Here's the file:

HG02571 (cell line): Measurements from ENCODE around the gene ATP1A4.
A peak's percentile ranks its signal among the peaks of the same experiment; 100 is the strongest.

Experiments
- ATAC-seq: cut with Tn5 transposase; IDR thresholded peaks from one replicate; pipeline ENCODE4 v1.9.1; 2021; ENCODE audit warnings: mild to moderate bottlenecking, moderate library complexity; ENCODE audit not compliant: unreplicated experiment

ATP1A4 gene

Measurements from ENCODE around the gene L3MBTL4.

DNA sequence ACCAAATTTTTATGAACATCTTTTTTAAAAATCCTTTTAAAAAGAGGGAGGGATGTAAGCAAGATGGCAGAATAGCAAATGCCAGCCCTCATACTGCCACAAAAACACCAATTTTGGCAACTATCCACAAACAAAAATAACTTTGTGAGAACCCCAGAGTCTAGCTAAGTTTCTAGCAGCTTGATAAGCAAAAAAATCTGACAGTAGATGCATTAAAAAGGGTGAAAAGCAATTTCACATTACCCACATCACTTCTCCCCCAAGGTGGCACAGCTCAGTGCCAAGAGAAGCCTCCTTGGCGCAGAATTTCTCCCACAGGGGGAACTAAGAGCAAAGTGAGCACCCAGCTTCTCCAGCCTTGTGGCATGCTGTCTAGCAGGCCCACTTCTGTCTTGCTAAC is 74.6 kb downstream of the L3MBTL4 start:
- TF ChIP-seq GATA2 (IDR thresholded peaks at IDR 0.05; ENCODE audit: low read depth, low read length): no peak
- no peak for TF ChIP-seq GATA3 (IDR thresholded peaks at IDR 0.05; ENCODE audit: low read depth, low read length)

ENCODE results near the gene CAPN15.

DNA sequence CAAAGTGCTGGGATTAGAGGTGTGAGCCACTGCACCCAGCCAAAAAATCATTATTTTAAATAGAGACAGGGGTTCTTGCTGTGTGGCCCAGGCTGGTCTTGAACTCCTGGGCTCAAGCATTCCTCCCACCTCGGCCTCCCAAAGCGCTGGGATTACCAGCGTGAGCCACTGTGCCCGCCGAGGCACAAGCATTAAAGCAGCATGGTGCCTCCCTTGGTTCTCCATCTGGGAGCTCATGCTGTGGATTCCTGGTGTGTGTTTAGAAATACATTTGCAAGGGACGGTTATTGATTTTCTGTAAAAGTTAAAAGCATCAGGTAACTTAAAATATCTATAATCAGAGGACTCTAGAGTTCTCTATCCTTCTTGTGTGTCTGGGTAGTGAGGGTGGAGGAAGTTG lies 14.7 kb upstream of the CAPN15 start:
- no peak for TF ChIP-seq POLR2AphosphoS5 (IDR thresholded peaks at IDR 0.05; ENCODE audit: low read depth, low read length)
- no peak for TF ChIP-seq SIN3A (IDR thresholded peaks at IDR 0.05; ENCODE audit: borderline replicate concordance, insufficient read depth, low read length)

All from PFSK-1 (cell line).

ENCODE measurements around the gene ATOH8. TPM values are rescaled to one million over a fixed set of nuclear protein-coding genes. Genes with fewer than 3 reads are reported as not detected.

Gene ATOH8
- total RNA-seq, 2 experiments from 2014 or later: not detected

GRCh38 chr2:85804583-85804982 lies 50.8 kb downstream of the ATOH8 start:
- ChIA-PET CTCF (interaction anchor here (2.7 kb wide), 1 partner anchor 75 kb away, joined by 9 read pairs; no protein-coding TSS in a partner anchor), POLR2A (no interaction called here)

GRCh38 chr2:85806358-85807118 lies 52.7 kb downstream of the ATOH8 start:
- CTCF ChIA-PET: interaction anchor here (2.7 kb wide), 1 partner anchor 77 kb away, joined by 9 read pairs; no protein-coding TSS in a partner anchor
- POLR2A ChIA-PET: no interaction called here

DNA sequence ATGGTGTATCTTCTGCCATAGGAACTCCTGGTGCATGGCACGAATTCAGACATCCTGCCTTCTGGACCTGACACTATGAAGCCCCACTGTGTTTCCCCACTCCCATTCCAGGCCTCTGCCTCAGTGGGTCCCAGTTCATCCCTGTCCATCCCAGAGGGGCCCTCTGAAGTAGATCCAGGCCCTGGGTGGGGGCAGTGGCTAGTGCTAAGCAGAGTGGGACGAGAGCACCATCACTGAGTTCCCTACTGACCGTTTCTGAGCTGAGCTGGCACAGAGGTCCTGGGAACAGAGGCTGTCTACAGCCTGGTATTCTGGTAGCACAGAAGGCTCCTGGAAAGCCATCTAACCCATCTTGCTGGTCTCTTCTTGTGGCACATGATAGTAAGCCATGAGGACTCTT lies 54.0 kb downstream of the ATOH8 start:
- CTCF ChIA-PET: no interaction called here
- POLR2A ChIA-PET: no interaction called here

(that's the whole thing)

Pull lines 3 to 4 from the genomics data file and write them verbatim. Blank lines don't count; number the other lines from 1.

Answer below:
Experiments
- ATAC-seq: cut with Tn5 transposase; IDR thresholded peaks from one replicate; pipeline ENCODE4 v1.9.1; 2021; ENCODE audit warnings: mild to moderate bottlenecking, moderate library complexity; ENCODE audit not compliant: unreplicated experiment